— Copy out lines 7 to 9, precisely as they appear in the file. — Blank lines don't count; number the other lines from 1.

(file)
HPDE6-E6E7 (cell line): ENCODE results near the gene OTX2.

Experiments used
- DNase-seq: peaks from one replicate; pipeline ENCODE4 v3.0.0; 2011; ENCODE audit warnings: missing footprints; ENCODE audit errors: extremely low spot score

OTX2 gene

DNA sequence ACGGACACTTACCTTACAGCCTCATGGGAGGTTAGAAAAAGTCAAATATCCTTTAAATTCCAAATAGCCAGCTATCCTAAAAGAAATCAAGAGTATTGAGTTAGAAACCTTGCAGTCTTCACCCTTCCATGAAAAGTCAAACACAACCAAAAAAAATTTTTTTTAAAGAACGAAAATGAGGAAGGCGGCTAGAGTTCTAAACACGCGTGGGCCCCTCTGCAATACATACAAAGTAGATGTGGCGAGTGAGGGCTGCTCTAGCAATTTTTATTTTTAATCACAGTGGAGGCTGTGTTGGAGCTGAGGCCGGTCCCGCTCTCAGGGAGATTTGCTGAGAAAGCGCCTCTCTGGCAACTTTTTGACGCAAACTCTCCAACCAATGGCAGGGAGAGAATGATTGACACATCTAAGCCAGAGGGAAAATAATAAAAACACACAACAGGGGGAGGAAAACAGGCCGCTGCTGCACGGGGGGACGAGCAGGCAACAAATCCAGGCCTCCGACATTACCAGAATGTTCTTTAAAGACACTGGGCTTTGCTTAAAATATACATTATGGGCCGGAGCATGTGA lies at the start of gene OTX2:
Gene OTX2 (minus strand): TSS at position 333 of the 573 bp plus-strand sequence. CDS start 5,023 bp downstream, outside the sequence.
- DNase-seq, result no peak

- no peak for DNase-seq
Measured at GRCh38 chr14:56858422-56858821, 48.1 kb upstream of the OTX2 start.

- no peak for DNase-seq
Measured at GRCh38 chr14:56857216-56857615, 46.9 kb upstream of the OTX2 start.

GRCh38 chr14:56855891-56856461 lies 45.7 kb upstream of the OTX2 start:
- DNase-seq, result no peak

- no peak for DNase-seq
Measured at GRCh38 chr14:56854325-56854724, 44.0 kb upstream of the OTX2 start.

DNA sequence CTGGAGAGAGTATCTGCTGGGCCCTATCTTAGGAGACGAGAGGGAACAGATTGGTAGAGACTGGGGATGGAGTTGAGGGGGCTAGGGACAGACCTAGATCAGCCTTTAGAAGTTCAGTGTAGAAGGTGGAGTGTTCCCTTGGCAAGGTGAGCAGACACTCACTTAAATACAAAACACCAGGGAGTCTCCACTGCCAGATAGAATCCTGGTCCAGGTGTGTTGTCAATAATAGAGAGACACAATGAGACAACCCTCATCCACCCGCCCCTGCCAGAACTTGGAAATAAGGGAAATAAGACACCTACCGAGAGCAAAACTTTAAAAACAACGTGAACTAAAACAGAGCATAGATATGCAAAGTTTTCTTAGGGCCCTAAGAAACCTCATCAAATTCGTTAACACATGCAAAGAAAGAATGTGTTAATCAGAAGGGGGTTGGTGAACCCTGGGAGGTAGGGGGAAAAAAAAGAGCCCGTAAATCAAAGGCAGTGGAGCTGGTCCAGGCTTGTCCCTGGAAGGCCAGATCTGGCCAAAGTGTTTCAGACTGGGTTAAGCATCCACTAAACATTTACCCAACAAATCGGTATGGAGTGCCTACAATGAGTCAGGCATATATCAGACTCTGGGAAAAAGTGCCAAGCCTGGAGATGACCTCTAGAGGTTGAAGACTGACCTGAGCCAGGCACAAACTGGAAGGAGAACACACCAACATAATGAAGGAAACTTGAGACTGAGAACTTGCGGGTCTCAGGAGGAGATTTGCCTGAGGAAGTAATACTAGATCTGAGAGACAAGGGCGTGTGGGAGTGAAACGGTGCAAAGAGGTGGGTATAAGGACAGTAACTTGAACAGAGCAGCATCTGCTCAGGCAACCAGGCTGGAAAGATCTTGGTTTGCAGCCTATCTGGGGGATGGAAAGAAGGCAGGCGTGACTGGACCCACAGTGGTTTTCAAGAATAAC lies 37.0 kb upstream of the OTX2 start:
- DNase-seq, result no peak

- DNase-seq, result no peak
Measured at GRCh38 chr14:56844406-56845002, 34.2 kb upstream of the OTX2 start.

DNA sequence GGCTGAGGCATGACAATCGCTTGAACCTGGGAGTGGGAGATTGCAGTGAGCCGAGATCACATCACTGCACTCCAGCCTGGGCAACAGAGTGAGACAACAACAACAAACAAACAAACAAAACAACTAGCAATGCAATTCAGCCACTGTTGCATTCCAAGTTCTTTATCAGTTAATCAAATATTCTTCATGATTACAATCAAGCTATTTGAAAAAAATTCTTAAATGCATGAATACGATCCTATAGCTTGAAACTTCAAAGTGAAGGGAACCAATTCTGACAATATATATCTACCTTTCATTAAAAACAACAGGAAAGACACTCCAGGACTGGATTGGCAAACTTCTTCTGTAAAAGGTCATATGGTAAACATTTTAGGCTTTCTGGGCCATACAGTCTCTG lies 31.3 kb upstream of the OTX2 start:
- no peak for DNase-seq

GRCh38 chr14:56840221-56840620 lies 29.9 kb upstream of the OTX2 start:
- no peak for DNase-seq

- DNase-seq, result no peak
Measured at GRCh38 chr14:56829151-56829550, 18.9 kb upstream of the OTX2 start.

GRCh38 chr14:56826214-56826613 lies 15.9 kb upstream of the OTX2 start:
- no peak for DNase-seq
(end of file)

- DNase-seq, result no peak

- no peak for DNase-seq
Measured at GRCh38 chr14:56858422-56858821, 48.1 kb upstream of the OTX2 start.